This October marked the sixth annual National Bullying Prevention month. Facebook, CNN, Yahoo! Kids and hundreds of schools and organizations joined forces to raise awareness and inspire new bullying prevention measures. Ten years ago, a bullying prevention campaign would have focused almost exclusively on teasing, physical abuse and social isolation inside the classroom. But now, no such campaign would be complete without discussing an increasingly widespread from of harassment – cyberbullying.
The Cyberbullying Research Center defines cyberbullying as, “willful and repeated harm inflicted through the use of computers, cell phones and other electronic devices.” Although the term is often used interchangeably with cyberstalking and cyberharassment, cyberbullying typically refers to digital harassment and bullying among minors within a school context. Among other things, this includes sending out threatening emails and instant messages, forwarding inappropriate photos and tricking students into revealing personal information to humiliate them on social media websites.
Legislators have taken some steps to protect victims of cyberbullying, but existing laws are neither standardized nor clear enough to curb cyberbullying nationwide. State digital harassment and stalking laws have been successfully used to punish offenders in numerous cases of cyberbullying, but they are only part of the solution. Cyberbullying is not a one-size-fits-all behavior, and overt threats associated with online harassment are sometimes, but not always, applicable to cyberbullying. Cyberbullies do not need to threaten students to damage their relationships with classmates and make their lives miserable in and outside of the classroom.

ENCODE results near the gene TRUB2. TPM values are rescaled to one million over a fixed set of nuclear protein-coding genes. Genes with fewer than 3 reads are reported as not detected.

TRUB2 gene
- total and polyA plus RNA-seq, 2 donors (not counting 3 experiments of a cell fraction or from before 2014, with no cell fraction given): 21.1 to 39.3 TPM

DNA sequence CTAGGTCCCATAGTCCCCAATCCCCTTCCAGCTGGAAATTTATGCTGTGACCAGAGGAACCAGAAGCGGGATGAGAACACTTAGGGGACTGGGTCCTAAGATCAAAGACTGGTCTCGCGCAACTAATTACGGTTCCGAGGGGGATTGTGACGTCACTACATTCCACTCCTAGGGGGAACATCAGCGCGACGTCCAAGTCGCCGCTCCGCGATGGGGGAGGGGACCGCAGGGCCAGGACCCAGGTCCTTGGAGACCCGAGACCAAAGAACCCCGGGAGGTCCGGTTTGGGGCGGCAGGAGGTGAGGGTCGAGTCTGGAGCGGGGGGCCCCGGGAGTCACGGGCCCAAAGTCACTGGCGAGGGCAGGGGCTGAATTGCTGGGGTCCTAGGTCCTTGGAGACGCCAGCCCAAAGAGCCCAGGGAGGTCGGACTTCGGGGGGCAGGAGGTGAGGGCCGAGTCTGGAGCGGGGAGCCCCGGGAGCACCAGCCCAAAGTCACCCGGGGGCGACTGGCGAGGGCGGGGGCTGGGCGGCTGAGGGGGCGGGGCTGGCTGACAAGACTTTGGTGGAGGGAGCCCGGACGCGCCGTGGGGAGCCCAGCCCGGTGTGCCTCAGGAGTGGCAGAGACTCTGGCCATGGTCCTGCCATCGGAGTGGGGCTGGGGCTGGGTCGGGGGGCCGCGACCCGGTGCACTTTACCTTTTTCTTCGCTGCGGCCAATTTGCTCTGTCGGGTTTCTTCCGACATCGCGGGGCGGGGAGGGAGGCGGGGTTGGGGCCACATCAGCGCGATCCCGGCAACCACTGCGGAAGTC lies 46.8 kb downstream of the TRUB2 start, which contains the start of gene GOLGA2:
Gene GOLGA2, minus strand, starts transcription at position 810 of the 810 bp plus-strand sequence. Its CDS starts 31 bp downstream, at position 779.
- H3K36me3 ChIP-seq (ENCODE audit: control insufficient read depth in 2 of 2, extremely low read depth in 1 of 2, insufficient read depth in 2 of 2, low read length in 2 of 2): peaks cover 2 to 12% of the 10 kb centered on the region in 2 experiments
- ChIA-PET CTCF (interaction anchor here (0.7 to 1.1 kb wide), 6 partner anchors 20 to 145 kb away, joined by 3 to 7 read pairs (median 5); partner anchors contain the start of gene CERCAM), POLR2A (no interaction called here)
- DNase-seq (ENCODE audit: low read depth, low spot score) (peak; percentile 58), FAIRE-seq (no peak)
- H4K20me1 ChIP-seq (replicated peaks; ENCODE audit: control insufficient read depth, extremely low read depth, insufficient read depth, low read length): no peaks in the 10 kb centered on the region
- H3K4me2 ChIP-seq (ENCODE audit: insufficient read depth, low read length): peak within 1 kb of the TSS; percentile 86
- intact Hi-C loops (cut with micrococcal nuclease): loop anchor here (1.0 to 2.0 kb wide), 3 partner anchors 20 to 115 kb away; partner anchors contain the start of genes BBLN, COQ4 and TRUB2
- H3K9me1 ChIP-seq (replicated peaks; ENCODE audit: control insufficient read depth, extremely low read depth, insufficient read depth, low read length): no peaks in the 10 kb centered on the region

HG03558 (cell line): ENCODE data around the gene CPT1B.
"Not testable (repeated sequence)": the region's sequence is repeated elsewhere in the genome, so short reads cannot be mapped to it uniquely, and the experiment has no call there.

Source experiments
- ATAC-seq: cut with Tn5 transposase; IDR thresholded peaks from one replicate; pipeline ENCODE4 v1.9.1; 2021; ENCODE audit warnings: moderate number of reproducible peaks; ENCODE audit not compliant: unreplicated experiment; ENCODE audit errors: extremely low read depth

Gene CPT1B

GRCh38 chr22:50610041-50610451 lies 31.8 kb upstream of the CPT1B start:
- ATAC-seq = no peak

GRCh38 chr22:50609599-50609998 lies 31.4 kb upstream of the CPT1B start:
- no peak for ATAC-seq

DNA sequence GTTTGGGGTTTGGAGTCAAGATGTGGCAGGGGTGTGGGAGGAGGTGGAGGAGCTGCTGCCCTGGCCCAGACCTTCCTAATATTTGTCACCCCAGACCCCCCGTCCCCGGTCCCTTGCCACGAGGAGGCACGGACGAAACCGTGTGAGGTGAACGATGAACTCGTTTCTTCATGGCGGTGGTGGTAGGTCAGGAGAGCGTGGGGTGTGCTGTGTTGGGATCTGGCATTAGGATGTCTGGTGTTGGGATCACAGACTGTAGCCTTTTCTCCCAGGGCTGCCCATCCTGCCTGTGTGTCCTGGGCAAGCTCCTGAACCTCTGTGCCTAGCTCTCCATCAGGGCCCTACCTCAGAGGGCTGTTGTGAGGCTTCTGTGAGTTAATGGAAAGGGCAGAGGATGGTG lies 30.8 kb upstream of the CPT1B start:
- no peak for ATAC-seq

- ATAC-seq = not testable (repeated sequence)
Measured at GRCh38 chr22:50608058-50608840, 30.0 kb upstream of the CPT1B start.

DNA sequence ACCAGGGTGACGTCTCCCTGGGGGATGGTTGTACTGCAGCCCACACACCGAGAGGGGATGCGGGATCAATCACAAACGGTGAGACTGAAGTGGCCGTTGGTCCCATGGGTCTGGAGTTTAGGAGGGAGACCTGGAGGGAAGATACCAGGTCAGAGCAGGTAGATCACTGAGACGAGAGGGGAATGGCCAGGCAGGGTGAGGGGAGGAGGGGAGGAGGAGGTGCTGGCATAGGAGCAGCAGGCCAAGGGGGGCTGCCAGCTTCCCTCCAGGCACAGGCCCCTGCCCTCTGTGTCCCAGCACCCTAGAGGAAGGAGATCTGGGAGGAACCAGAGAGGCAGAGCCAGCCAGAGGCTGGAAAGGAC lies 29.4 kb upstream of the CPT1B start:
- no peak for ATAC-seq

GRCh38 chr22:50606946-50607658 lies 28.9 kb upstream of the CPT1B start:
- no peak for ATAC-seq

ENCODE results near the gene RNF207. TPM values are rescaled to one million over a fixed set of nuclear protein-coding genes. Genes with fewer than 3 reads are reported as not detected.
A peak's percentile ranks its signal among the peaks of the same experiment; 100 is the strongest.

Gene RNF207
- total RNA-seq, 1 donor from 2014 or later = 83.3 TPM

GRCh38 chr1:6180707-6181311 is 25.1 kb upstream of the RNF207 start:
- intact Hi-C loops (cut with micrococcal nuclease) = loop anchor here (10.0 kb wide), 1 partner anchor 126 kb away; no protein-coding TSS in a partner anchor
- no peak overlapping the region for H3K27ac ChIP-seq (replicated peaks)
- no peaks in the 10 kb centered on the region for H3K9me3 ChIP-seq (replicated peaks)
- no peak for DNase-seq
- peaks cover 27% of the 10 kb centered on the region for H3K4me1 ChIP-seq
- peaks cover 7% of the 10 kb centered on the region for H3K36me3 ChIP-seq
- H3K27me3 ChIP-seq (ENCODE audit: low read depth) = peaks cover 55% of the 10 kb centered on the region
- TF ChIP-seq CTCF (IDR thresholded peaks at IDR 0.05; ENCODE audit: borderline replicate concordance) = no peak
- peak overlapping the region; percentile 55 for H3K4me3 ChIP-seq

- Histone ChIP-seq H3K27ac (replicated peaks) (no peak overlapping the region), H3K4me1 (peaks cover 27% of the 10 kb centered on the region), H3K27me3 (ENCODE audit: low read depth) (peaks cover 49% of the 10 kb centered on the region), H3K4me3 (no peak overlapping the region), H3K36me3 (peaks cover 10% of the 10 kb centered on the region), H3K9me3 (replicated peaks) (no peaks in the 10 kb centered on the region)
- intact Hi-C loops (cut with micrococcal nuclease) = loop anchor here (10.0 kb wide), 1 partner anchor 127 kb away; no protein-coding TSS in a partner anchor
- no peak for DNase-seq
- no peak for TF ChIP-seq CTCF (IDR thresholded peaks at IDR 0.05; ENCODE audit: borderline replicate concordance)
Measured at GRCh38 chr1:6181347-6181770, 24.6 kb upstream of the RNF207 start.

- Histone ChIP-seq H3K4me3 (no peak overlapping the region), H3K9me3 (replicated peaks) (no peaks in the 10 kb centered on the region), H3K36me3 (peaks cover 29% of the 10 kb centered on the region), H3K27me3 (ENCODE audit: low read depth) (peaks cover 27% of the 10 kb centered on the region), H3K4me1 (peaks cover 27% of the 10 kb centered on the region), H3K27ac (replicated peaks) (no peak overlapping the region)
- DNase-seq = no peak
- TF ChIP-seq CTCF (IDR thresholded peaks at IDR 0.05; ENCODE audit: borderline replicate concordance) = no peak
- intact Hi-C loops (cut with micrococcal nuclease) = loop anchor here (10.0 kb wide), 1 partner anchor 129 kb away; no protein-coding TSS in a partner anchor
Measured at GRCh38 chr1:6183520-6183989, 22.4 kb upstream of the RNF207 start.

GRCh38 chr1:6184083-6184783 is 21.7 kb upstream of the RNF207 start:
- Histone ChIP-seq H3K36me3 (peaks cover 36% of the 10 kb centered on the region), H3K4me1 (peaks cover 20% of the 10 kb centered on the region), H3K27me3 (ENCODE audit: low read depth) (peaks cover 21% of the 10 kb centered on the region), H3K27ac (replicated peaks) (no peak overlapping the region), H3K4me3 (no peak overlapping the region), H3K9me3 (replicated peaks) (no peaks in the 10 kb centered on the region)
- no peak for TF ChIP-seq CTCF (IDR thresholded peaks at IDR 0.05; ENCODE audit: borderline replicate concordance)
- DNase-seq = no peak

Because parents and teachers are often unaware of their role in preventing cyberbullying, they may miss the chance to stop it before it gets out of hand. If a teacher sees a student teasing a classmate in the hallways, she can send him or her to detention. If the incident includes physical violence or threats, the student may be suspended, expelled or reported to the authorities. But if the teacher finds out that a student is bullied on Facebook, can she still intervene? Unfortunately, the answer is an unclear “it depends.”
Currently, there is no national law that regulates cyberbullying or provides a uniform definition and protocol for schools to follow. A federal proposal created to protect victims of cyberbullying was submitted to Congress in 2008, but it raised concern over its potential interference with the First Amendment. Known as the Megan Meier Cyberbullying Prevention Act, the document called for a fine or imprisonment term of up to two years for individuals who used electronic means to initiate severe and repeated electronic communication that was, “intended to coerce, intimidate, harass or cause substantial emotional distress.”
The Megan Meier Cyberbullying Prevention Act was written in the aftermath of the highly publicized cyberbullying case of Megan Meier, a teenage girl who committed suicide after being cyberbullied by her friend’s 49-year-old mother. After Megan and her friend had a falling out, the girl’s mother created a fake MySpace profile, and posed as a flirtatious young boy to gain Megan’s trust. Once Megan bonded with the boy, she began receiving hostile instant messages from him. At one point, the boy even told her that the world would be a better place without her. Shortly thereafter, 13-year-old Megan took her life.
Although the story tugged at the nation’s heartstrings and resulted in an outpour of public support for the family, the accompanying act was criticized for its vagueness. Without a clear definition of cyberbullying, some legislators feared that it could be used to silence Internet users who did not have a good understanding of their First Amendment rights.
Due to federal discord over cyberbullying legislation, it is currently up to states to create laws that are standardized, clear and not in conflict with the freedom of speech. Across the nation, states are experiencing difficulties as they take on this complicated task, but progress is being made.